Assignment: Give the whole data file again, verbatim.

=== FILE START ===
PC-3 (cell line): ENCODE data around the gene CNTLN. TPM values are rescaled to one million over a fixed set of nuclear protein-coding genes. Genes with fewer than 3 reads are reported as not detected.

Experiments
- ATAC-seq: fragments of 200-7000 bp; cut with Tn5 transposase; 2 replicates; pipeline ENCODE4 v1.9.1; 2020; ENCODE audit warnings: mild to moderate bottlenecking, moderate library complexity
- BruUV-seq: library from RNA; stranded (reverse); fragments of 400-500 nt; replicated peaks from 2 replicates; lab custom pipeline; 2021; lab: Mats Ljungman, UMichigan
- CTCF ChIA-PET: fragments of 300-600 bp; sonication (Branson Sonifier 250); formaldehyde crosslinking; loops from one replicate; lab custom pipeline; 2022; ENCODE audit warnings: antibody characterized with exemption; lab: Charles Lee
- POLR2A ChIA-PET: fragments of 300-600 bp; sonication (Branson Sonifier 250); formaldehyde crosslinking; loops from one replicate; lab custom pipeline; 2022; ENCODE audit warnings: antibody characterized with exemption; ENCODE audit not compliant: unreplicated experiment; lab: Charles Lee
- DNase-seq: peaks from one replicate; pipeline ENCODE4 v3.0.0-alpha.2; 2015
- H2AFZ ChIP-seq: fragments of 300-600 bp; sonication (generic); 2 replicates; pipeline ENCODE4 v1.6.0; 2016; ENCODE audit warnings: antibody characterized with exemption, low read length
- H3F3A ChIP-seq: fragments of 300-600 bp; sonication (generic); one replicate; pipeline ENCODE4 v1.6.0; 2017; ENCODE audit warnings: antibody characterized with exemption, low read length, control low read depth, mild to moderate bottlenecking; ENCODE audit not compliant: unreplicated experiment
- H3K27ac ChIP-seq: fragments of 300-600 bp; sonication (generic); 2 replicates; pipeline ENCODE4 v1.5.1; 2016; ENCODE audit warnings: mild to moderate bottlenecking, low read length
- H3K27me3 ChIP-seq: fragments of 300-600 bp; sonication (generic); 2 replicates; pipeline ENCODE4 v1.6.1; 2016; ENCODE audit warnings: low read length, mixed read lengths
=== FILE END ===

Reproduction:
PC-3 (cell line): ENCODE data around the gene CNTLN. TPM values are rescaled to one million over a fixed set of nuclear protein-coding genes. Genes with fewer than 3 reads are reported as not detected.

Experiments
- ATAC-seq: fragments of 200-7000 bp; cut with Tn5 transposase; 2 replicates; pipeline ENCODE4 v1.9.1; 2020; ENCODE audit warnings: mild to moderate bottlenecking, moderate library complexity
- BruUV-seq: library from RNA; stranded (reverse); fragments of 400-500 nt; replicated peaks from 2 replicates; lab custom pipeline; 2021; lab: Mats Ljungman, UMichigan
- CTCF ChIA-PET: fragments of 300-600 bp; sonication (Branson Sonifier 250); formaldehyde crosslinking; loops from one replicate; lab custom pipeline; 2022; ENCODE audit warnings: antibody characterized with exemption; lab: Charles Lee
- POLR2A ChIA-PET: fragments of 300-600 bp; sonication (Branson Sonifier 250); formaldehyde crosslinking; loops from one replicate; lab custom pipeline; 2022; ENCODE audit warnings: antibody characterized with exemption; ENCODE audit not compliant: unreplicated experiment; lab: Charles Lee
- DNase-seq: peaks from one replicate; pipeline ENCODE4 v3.0.0-alpha.2; 2015
- H2AFZ ChIP-seq: fragments of 300-600 bp; sonication (generic); 2 replicates; pipeline ENCODE4 v1.6.0; 2016; ENCODE audit warnings: antibody characterized with exemption, low read length
- H3F3A ChIP-seq: fragments of 300-600 bp; sonication (generic); one replicate; pipeline ENCODE4 v1.6.0; 2017; ENCODE audit warnings: antibody characterized with exemption, low read length, control low read depth, mild to moderate bottlenecking; ENCODE audit not compliant: unreplicated experiment
- H3K27ac ChIP-seq: fragments of 300-600 bp; sonication (generic); 2 replicates; pipeline ENCODE4 v1.5.1; 2016; ENCODE audit warnings: mild to moderate bottlenecking, low read length
- H3K27me3 ChIP-seq: fragments of 300-600 bp; sonication (generic); 2 replicates; pipeline ENCODE4 v1.6.1; 2016; ENCODE audit warnings: low read length, mixed read lengths